> A static IP address doesn't help unfortunately. I see that the static IP
    > address, the subnet mask, the address of the default gateway etc. are all
    > set correctly. And while the SSID is also correct there are packets sent
    > but none received. When I click then on "Diagnose and repair" there is no
    > repair option anymore (just a few recommendations). As I need to request a
    > new dynamic IP address from the DHCP server a few times - so far that's
    > the only option which after a couple of attempts suddenly works - I can't
    > do anything anymore when I use a static IP address.
    >
    > I don't know what Vista is doing when it tries to connect to a wireless
    > network. Is there any negotiating done? Does it try to detect the network
    > capabilities? I wonder as even though I always have problems to connect to
    > the network it also always works after 10 to 15 minutes (where I typically
    > click on "Diagnose and repair" a dozen times; suddenly Vista gets the
    > dynamic IP address and the laptop is online without any problems for the
    > rest of the day).
    >
    > Boris
    >
    >> [...]
    Jack \(MVP-Networking\)., Feb 21, 2009
    #10
  11. Boris Schaeling

    Pavel A. Guest

    "John" <a> wrote in message news:...
    > It sounds like getting an IP from DHCP is the main problem here. What if
    > you give Vista box a static IP, subnet mask etc? Does it connect to your
    > WLAN right away?


    Indeed there was a dhcp related problem before SP1,
    IIRC it was too short timeout. It should be fixed now,
    so probably the OP has another problem, and SP2 is unlikely to fix this.

    -- pa


    > "Boris Schaeling" <> wrote in message
    > news:eek:p.upl5gax7hcamje@bose...
    >> On Thu, 19 Feb 2009 20:08:14 +0100, Jack (MVP-Networking).
    >> <> wrote:
    >>
    >>> [...]I am not saying that the utility is necessarily the cause of your
    >>> wireless system, but I do know that philosophical debates (I gave them
    >>> up at the end of Graduate School) ;) - ;) are not going to help no
    >>> matter what.

    >>
    >> That's true. Unfortunately I don't know anymore either what to try. I
    >> guess I have to wait and install Vista Service Pack 2 and new drivers for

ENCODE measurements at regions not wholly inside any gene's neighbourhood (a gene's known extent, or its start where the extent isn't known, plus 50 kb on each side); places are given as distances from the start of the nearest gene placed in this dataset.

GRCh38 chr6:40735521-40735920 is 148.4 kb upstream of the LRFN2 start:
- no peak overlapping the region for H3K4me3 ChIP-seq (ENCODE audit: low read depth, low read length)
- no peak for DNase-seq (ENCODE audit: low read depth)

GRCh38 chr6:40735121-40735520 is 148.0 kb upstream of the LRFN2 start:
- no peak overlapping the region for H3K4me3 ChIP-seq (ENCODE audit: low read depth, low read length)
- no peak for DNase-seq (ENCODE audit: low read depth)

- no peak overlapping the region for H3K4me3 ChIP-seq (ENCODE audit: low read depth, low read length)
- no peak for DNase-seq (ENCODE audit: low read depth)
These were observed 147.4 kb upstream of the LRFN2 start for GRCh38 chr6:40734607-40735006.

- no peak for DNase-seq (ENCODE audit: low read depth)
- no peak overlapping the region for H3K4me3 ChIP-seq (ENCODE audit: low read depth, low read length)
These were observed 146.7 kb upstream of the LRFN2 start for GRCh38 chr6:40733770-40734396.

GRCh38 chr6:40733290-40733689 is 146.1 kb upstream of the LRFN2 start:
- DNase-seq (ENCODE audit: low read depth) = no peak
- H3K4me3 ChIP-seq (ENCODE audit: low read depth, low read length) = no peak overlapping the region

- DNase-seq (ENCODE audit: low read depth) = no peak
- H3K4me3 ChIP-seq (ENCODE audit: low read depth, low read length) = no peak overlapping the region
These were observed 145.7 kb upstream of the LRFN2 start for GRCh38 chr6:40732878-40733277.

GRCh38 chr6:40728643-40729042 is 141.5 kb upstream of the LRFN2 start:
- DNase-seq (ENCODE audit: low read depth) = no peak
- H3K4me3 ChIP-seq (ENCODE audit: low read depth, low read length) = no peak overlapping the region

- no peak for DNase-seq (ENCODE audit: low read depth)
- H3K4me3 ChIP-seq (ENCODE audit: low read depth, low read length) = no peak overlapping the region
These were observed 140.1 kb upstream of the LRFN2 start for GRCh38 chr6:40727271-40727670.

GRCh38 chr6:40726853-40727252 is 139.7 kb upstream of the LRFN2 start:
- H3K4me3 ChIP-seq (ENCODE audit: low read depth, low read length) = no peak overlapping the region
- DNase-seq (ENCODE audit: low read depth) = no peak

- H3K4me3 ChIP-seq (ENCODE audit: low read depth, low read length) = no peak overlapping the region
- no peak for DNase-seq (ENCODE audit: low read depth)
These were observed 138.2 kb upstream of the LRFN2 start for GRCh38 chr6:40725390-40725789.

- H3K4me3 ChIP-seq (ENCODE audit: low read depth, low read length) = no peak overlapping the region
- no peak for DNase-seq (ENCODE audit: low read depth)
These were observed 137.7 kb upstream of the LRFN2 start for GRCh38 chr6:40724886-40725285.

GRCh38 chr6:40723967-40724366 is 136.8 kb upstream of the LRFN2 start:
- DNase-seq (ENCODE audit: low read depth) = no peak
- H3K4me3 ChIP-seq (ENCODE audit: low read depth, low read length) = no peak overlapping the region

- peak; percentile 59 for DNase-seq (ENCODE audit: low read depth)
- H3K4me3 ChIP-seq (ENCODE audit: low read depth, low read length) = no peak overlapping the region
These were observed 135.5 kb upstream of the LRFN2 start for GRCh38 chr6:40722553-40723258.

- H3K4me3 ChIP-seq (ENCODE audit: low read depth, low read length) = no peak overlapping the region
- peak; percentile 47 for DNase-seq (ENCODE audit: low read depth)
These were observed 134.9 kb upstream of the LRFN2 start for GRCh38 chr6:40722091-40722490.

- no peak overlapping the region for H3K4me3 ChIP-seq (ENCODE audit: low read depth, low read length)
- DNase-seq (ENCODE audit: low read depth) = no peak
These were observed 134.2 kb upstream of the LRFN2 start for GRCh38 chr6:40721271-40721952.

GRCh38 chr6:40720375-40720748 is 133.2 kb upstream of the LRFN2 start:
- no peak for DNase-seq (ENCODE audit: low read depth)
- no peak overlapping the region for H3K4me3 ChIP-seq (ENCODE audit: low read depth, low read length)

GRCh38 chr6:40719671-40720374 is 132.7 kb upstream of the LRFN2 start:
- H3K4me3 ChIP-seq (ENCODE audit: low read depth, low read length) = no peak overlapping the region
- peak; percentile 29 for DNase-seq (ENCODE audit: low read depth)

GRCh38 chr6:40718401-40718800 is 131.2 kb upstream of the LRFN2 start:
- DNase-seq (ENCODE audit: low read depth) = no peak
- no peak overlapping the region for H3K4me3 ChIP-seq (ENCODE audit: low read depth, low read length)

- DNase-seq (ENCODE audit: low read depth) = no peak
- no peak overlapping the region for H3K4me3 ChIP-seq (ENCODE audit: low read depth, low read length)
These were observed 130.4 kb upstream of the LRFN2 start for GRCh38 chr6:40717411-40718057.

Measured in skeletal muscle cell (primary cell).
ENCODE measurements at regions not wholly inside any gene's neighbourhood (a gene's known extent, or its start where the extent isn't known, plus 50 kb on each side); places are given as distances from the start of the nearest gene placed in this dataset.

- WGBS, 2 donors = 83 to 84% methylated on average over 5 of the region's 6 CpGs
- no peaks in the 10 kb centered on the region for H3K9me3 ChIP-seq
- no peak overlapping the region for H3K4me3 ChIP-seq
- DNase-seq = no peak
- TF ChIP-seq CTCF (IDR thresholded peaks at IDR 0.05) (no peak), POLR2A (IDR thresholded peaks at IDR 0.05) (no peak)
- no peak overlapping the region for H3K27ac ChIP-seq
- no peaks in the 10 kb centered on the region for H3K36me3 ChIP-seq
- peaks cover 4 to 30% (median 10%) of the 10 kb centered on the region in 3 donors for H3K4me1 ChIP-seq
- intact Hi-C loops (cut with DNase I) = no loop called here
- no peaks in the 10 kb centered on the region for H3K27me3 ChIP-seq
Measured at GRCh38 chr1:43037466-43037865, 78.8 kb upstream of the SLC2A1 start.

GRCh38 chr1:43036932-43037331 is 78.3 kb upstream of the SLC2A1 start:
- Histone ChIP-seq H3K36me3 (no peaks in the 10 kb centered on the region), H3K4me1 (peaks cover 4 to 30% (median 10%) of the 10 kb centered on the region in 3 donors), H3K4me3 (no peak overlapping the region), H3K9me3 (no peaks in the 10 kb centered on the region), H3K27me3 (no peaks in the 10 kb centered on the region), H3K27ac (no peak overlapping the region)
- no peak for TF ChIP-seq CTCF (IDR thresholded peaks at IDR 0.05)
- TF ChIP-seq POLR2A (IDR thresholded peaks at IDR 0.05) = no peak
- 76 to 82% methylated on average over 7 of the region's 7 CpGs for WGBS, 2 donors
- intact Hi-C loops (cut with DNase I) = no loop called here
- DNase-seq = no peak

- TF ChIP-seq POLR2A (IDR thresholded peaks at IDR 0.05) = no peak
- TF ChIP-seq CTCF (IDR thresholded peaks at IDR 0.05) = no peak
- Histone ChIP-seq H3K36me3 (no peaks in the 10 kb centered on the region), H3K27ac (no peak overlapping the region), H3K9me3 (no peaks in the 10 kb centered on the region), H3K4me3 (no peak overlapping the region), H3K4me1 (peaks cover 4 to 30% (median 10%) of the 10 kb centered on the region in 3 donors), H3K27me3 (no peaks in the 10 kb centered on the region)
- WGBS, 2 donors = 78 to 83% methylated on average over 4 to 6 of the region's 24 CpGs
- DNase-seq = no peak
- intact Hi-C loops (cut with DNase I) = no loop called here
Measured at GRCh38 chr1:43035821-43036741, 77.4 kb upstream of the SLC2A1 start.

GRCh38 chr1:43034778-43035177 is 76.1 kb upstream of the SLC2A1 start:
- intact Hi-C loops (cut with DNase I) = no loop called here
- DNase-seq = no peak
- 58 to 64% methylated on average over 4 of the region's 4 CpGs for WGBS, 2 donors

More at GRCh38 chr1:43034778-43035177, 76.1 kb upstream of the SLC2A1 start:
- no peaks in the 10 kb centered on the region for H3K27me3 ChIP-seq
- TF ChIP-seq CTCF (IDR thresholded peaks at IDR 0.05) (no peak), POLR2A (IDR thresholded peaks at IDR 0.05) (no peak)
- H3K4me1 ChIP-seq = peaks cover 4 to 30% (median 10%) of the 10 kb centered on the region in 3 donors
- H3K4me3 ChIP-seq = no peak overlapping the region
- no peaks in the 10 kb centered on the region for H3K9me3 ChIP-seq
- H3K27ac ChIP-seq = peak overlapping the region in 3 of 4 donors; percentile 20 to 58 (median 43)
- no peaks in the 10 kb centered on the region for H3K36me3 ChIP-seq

>> my wireless card when they become available - and hope. :-/
    >>
    >> Boris
    >>
    >>> [...]

    >
    >
    Pavel A., Feb 21, 2009
    #11
  12. Boris Schaeling

    Pauline Guest

    Boris,

    What security are you using on the wireless router? WEP, WPA or WPA2

    I've seen a number of Vista computers that have problems with WEP. Try
    changing to WPA or WPA2 - if your router supports mixed mode then use that
    and see if that helps your connection problems.
    Pauline, Feb 22, 2009
    #12
  13. Boris Schaeling

    pdworker

    Joined:
    Aug 31, 2009
    Messages:
    1
    Changing from WEP to WPA has also worked solving a very similar problem with WLAN and Vista. In addition I had to set the SSID visible, i.e. having hidden SSID didn't work, netiher with WEP nor WPA
    pdworker, Aug 31, 2009
    #13
    1. Advertising

Want to reply to this thread or ask your own question?

It takes just 2 minutes to sign up (and it's free!). Just click the sign up button to choose a username and then you can ask your own questions on the forum.
Similar Threads
  1. =?Utf-8?B?TUo=?=

    Frustrated with this network setup, Can Anyone Help?

    =?Utf-8?B?TUo=?=, Nov 8, 2004, in forum: Wireless Networking
    Replies:
    2
    Views:
    850
    Malke
    Nov 9, 2004
  2. Blewyn

    Very Frustrated NooB Questions

    Blewyn, Jul 12, 2005, in forum: Wireless Networking
    Replies:
    1
    Views:
    396
  3. Barrett Bonden
    Replies:
    5
    Views:
    1,696
    Barrett Bonden
    Apr 7, 2005
  4. =?Utf-8?B?Q3ludGhpYQ==?=

    Frustrated with the Ultimate Vista and the 64 bit

    =?Utf-8?B?Q3ludGhpYQ==?=, Apr 10, 2007, in forum: Windows 64bit
    Replies:
    6
    Views:
    391
    pvdg42
    Apr 10, 2007
  5. Chris Mitchell
    Replies:
    5
    Views:
    12,249
    Barb Bowman
    Dec 26, 2007
Loading...

Share This Page